One of the pre-conference events in relation to the Western Canadian Dairy Seminars is a producer tour of local dairy farms.
This year, three farms south of Red Deer, Alberta, opened their doors and stories to two busloads of visitors – Van Den Broek Dairy (pictured at right), Ten Brummelhuis Dairy Ltd. and Yff Dairy Ltd.
Van Den Broek Dairy
Arie and Anita Van Den Broek started milking cows near Olds, Alberta, 10 years ago.
Today, their son, Gijs, is also farming with them, and they now have 240 Holstein cows producing more than two million litres of certified organic milk each year.
The farm began its transition to organic in 2006 in order to produce for a market that was asking for it, Arie said. (Gijs and Arie Van Den Broek pictured at right.)
The Van Den Broeks are one of eight producers in the province to make this decision.
In doing so, they receive a lot of support from Alberta Milk, which takes care of marketing their product.
To fulfill its organic qualification, the farm raises organic crops on 1,150 acres. This supplies the farm’s forage needs and about two-thirds of its barley requirements. The remainder of organic barley needed is purchased.
The milking herd, dry cows and late-stage heifers are housed at the main farm. Heifers from 2 months old until they are confirmed pregnant are kept at two off-site locations.
Cows are milked three times a day in a 28-stall rotary parlor and are kept in three groups in the freestall barn. Breeding stage separates the two large groups – and one small group consists of fresh cows.
This smaller group near the holding area allows for easier monitoring the first couple of weeks after the cows re-enter the milking string.
Ten Brummelhuis Dairy Ltd.
Just over a decade ago, Alfons and Wilma ten Brummelhuis and their family immigrated to Olds, Alberta, from Holland. (Alfons, Wilma and son Aron ten Brummelhuis pictured at right.)
“We moved in November of 2001 after we were tired of the rules in Holland,” Alfons said.
When they first arrived in Canada, they lived in temporary housing while they looked for the right place to purchase.
In May 2002, they took ownership of their current farm and began by remodeling the home because Alfons said he wanted a nice place to rest at the end of a stressful day building a farm.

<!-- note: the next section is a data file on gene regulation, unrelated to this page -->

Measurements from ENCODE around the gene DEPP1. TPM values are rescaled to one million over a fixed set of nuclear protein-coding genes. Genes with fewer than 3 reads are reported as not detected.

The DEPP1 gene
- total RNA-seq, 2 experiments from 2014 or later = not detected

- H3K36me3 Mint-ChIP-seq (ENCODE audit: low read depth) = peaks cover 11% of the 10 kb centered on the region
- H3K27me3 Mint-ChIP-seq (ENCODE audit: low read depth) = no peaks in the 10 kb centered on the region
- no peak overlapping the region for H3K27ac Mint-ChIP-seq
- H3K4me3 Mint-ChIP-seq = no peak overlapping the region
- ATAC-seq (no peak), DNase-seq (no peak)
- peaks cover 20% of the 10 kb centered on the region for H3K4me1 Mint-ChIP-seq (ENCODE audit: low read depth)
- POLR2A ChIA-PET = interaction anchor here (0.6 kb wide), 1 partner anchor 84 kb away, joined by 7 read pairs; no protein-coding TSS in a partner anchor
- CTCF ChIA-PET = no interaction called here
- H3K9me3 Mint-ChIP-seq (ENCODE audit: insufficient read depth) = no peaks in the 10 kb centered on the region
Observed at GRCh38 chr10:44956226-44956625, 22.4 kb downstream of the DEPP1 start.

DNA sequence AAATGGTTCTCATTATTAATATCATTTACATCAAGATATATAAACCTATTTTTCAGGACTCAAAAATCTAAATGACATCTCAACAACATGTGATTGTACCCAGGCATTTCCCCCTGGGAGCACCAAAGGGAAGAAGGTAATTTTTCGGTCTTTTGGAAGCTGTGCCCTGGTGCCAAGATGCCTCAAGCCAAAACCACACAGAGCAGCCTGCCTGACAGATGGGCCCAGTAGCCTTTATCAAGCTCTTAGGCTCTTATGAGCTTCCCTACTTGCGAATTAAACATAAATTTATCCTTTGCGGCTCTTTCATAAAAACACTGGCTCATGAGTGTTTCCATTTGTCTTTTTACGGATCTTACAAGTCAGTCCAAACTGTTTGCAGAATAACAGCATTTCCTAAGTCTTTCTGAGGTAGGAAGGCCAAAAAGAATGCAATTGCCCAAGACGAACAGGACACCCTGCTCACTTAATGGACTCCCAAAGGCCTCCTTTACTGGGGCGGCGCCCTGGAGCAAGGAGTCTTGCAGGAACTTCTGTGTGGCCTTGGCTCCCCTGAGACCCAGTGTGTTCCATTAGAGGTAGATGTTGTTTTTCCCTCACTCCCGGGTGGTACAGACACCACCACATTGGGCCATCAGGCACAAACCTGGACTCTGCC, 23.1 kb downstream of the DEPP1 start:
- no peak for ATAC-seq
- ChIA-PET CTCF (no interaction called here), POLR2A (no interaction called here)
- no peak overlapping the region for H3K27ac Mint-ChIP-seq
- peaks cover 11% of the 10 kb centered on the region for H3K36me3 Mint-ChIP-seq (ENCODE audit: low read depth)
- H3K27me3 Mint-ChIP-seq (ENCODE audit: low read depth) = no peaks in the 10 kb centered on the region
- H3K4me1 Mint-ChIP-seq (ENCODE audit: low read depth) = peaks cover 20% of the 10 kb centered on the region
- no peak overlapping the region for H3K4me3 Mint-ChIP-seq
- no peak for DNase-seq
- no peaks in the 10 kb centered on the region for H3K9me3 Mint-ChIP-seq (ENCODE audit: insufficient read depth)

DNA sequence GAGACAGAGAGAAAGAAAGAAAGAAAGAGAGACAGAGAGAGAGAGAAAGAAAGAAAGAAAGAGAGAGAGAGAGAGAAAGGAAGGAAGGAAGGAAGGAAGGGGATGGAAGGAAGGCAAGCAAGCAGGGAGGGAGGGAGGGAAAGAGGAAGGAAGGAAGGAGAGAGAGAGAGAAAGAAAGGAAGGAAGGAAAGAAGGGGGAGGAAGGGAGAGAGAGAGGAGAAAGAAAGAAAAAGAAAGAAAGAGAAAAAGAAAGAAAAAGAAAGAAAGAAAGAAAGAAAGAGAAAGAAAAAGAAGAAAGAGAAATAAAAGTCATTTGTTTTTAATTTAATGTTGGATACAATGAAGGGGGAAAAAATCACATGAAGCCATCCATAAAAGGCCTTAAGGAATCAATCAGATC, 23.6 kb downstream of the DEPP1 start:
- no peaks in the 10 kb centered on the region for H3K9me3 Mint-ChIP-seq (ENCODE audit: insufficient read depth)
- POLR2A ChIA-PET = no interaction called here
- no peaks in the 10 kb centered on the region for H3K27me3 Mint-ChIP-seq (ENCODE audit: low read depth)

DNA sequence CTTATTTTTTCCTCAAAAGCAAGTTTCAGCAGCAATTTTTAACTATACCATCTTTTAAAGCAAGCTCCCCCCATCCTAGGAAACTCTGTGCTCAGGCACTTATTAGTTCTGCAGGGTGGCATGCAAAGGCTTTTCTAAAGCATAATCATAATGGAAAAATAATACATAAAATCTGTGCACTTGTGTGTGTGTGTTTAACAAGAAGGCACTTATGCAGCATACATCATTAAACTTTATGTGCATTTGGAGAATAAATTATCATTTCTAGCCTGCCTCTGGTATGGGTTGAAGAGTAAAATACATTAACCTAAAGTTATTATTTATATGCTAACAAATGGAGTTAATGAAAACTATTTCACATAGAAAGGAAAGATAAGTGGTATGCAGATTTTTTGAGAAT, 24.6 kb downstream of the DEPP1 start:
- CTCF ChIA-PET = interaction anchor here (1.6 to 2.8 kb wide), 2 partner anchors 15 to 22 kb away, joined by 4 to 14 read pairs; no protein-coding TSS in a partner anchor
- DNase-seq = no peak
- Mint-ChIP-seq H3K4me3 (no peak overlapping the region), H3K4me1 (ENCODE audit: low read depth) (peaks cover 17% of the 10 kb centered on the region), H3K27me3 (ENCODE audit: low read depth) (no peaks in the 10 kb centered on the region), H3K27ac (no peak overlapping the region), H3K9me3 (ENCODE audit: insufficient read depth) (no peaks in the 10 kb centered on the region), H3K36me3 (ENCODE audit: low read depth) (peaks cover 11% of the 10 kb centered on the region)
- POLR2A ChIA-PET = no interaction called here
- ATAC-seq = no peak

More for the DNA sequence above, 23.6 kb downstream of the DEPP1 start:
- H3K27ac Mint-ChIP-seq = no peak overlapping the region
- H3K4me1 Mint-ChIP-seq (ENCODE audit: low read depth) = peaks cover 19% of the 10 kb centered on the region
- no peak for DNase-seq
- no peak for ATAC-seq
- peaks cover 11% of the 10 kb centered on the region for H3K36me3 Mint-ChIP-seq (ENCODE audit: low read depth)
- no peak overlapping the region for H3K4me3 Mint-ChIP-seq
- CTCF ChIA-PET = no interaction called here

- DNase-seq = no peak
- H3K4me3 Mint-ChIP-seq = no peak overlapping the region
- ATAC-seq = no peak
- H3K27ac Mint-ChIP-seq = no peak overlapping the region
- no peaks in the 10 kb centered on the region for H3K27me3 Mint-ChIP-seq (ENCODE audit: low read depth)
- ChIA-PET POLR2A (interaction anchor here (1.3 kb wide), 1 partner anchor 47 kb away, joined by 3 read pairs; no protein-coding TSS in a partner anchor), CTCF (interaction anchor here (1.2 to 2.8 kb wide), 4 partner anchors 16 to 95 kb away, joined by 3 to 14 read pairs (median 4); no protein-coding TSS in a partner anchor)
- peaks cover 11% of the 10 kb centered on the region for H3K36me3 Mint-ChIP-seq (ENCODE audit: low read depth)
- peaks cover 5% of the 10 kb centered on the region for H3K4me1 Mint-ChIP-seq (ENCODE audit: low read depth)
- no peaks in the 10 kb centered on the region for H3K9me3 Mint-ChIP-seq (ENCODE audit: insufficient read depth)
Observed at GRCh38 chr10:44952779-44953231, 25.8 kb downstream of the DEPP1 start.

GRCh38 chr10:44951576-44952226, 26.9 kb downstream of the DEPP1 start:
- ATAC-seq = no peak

The barn was finished by October and that first year they milked 60 cows. They’ve added more since and now milk 90 to 95 cows.
“That’s enough for us,” Alfons said. Cows are milked twice a day in a double-10 parallel rapid-exit Gascoigne Melotte parlour.
For housing, they opted for loose housing on a straw pack because it was cheaper. It does mean more work, but Alfons said they should see some return in cow longevity.
Bedding for the heifers is cleaned out once a year, while the milk cow bedded pack needs to be cleaned every six weeks to two months, depending on the time of year. (Ten Brummelhuis Dairy Ltd. pictured at right.)
Fresh straw is spread once a day and manure is covered up each evening. “You have to spread straw before you think it’s necessary,” Alfons said.
Cows are fed oat silage, alfalfa silage, timothy hay, alfalfa hay, beet pulp, minerals and ground barley.
The ten Brummelhuises decided to switch from barley silage to oat silage to cool down the ration and aid in digestibility.
They have fed oats for the last four months and have not seen a rise in milk production. However, it has stayed the same at 35 litres per cow per day with 4.3 percent fat and 3.45 percent protein.
The farm is focused on balanced breeding by using high-durability bulls with good components and health traits from proven cow families. The herd’s classification has risen from 78 when they started to 86 now.
Calves are kept in outdoor hutches and fed milk three times a day in the winter. They are weaned at 10 weeks. For the next two weeks they are fed water and grain.
They are also vaccinated before being moved to the corrals. Until they are 1 year old, heifers are fed hay and concentrate. After a year, they receive hay, baleage and oat silage.
Yff Dairy Ltd.
Originally from Holland, Pieter Yff (pictured at right) moved to Innisfail, Alberta, 15 years ago with his wife, children and parents.
In 2005, they built a new freestall barn and double-12 milking parlour and now milk 220 cows.
The old barn was converted to a dry cow and calf barn – and the family is in the process of building a new youngstock facility.
The Yffs farm 900 acres, which is harvested as barley silage, alfalfa silage, oat silage and barley grain.
As shavings were growing more scarce and expensive, the Yffs grew interested in using manure as bedding.
They purchased a rotating compost drum this past fall and have been composting manure into bedding throughout the winter. Freestalls are bedded three to four times a week. (Yff Dairy Ltd. pictured at right.)
“We’d like to have the solids drier than they are now,” Pieter said, noting the farm’s somatic cell count has risen about 50,000 since using the new bedding method. PD
Photos by PD staff.